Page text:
Jan 26, 2020
TodAboT (All reviews)
One of the best shows I've ever seen, but not for being very complex or mutli-layered.

Judging the show's parts individually is extremely hard, and that's because if you looked at the story indivudually it isn't outstanding, but it allows for some of the best animation sequences and incredibly charming and fun ideas and characters.

The main strength of Eizouken is definitely the imagination scenes. The characters are so caught into these that you can't help but go along with it and smile during the entire thing. The sounds in these scenes are being made by the VA of Asakusa, and it's very fitting.

Though that isn't to say that the real world is bad or anything. Most of the things that happen in the imagination scenes are inspired by the insane architecture of the places the main 3 characters visit. Side characters are very rare, but when they appear for just a few seconds they are qwerky and fun to watch.

I've seen that the 3 main characters are constantly compared to Ed Edd & Eddy, and considering that it's one of the best cartoons, I'm glad that comparison is being made; though Kanamori has a sharper tongue than Double D, and nobody is as dumb as Ed.

The main reason why this show is so good however is the passion for animation. The way Asakusa explains why animation is a great medium to Kanamori in episode 1 really showcases this, and they also reanimated scenes of Future Boy Conan, a show directed by Miyazaki that is 40 years old. The characters also don't want to just make anime, they want to make animation, and that is a highly important thing to mention. Yes, Anime=Cartoon, but Anime is mostly stills and when they move, rarely do they follow simple principles of animation, like squash and stretch. That doesn't mean that it looks bad, but there just seems to be a stigma towards this in anime, like the Naruto vs Pain fight, one of the best looking fight scenes in Naruto in my opinion.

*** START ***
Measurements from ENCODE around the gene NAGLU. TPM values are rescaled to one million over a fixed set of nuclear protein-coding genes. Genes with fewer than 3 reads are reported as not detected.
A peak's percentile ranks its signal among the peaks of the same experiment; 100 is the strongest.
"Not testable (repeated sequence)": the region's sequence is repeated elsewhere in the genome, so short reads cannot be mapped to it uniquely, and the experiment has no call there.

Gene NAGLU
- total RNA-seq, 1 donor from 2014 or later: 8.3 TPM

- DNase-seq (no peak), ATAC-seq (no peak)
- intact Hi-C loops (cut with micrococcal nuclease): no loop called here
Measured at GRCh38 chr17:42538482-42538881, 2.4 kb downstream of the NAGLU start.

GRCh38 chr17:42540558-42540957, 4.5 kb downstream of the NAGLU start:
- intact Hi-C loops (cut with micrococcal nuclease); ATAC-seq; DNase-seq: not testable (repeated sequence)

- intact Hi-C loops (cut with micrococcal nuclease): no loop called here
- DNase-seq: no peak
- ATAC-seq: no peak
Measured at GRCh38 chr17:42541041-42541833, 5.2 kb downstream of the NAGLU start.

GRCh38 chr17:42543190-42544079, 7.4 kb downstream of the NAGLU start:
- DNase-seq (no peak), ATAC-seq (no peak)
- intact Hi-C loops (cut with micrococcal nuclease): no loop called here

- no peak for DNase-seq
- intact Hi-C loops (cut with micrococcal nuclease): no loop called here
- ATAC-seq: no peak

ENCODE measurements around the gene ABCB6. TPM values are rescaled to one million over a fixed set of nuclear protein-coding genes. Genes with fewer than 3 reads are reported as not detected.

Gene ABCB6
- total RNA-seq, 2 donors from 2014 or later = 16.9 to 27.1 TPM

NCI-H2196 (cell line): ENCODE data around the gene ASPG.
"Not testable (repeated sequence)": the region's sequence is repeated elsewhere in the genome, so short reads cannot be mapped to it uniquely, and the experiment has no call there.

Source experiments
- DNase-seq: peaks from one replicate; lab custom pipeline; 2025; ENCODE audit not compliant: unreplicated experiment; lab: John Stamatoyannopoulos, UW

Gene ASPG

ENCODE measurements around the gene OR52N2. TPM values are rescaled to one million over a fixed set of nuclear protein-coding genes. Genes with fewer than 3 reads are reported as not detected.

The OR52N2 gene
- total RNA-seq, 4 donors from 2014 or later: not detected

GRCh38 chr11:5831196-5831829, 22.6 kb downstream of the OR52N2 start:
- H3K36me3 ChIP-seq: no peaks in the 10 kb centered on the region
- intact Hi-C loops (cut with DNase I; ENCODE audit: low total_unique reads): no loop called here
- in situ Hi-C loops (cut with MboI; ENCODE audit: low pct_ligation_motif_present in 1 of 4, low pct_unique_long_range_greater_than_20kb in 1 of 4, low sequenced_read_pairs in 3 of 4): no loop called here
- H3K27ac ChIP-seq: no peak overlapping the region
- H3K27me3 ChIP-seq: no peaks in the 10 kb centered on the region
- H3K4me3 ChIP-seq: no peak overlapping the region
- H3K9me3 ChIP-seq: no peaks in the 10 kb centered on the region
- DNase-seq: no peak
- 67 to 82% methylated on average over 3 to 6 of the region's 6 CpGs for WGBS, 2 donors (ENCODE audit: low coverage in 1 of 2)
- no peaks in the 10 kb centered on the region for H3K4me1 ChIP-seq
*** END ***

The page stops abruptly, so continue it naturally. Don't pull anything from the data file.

Ignoring why animation works gives us stuff like Lion King 2019, where you can't feel any emotion for the characters because the characters aren't emoting.
Things don't have to make sense when they are paused and animated, and that is something that is constantly mentioned in Eizouken.
Also, they actually might make more sense than you think, like smear frames acting like motion blur.

I'm glad Yuasa is directing the show at Science Saru. He's definitely improving things from the source material and if it wasn't him, the show might've been ironic to watch with all its messages.

To summarize, this show might be getting on my favorites list by the end of it. I'm glad this show is getting a lot of attention, considering it was near the bottom before the season started.
I'm definitely watching the rest of Yuasa's shows I haven't watched (Ping Pong, Kaiba, Kemonozume) and Future Boy Conan after I finish watching this.